Finally, there is usually some sort of press roller – either individual units running behind each leg or a full-width unit. This closes the slot and helps to level out any ridging caused by the lifting effect of the machine.
When should you use a grass subsoiler?
When the subsoil is wet, the legs won’t be able to generate any shattering effect and can make the problem worse by smearing the slot they make. For that reason late summer and early autumn is usually best for this tool.
In a dry spring it may be possible to use a subsoiler, but there is a high risk that plant roots are damaged and, if a droughty time follows, their ability to scavenge for water and nutrients could be jeopardised with potential to impact significantly on grass growth.
What depth should I go at?
Digging a hole is the only way to assess how deep the problem is. Whether damage is done by sheep, cattle or machinery will dictate what depth the tines need to run at.
It’s worth choosing a machine that allows leg spacing to be altered – a subsoiler working relatively deep will generate heave across a wider inter-row width, whereas legs at shallow depth will not be able to work the full soil profile and will need narrowing up.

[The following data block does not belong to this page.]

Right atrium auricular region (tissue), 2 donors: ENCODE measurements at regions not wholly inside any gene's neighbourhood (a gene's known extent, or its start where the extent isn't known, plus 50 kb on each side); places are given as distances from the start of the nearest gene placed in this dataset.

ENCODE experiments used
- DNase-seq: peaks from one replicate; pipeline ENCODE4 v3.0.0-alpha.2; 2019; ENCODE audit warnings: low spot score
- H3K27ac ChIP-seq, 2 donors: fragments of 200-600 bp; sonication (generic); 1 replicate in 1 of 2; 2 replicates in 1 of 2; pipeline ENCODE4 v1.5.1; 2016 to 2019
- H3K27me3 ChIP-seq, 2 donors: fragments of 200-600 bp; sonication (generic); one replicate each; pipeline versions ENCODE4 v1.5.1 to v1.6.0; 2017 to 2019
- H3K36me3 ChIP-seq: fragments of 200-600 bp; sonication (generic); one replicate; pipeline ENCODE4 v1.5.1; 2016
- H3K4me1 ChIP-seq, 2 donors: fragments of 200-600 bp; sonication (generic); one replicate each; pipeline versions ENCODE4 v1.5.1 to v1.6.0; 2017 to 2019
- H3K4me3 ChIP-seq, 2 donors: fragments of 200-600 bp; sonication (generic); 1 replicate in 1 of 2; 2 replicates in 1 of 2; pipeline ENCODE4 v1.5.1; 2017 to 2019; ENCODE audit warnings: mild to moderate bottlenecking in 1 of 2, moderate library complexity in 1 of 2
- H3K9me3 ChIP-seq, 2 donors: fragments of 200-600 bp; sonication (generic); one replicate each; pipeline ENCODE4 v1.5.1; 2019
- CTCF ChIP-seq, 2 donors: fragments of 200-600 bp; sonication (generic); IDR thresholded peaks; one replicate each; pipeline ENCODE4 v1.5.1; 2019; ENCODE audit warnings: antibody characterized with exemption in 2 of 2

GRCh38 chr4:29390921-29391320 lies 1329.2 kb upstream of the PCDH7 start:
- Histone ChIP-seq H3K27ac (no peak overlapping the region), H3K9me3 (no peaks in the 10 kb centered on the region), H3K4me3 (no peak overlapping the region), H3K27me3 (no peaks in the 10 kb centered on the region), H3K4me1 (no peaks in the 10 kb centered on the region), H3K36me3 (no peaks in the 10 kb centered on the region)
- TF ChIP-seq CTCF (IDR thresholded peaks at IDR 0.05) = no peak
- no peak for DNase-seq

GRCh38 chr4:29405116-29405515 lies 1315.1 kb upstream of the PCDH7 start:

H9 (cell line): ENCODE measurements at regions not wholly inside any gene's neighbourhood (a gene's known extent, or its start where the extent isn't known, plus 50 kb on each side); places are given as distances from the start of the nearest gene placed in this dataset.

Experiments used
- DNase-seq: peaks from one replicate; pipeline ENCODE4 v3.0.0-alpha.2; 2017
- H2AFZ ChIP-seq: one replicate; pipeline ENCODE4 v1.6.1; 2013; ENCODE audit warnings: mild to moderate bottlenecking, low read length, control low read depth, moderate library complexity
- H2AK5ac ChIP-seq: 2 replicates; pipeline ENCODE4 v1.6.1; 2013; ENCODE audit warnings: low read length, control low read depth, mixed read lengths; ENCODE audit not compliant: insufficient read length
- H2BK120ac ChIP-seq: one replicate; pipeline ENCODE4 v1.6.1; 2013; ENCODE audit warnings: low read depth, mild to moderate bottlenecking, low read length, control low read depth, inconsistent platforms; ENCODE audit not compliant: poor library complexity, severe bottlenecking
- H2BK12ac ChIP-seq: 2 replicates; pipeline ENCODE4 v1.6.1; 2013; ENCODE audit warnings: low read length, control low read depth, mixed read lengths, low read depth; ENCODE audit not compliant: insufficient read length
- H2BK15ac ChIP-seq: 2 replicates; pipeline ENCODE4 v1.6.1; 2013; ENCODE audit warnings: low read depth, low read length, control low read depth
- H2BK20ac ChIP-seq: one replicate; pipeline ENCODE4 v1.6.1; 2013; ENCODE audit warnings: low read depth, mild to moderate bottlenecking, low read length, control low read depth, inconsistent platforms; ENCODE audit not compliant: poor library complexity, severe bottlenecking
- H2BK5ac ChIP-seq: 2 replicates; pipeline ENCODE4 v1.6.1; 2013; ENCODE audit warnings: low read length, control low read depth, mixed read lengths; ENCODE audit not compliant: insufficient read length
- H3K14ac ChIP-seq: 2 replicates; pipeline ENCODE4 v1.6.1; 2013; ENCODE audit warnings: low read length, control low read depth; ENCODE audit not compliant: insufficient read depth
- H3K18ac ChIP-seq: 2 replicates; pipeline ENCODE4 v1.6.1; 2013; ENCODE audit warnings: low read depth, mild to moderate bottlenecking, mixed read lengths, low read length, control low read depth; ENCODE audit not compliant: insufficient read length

Opico’s five-leg Sward Lifter uses individually mounted pairs of twin Guttler press rings to firm up the ground opened up behind the leg.
Oxygen in the rooting zone can have a big effect on plant growth and, used in the right conditions, grassland aerators can help to get this essential element into compacted soils, improving yields for relatively little cost.
What do they do?
Most use some sort of spike (much like a plough-point) welded on to a tubular axle. Often weighted down with barrels or concrete ballast blocks, the machine has 150-200mm (6-8in) long spikes that cut slots into the surface.
Clearly this opens up the surface, but the other area where these machines are coming into their own is in reducing slurry run-off. The extra holding capacity created by the slots has a big impact on improving liquid penetration.
In fact, a number of manufacturers now build aerator injectors for hooking on to the back of a tanker or coupling up to an umbilical system.
When do you use a spike aerator?
Generally it’s a case of the drier the better, working on the basis that the shattering effect of the tines is greater in more brittle soils.
Stomp a spade into the grass. If it slides in like the proverbial knife through butter then the soil is too plastic and you’ll just end up creating smeared impenetrable pockets.
Also make an assessment of how much of a mark the tractor is making. There’s no point in doing more harm with the tyres than the good the aerator can achieve.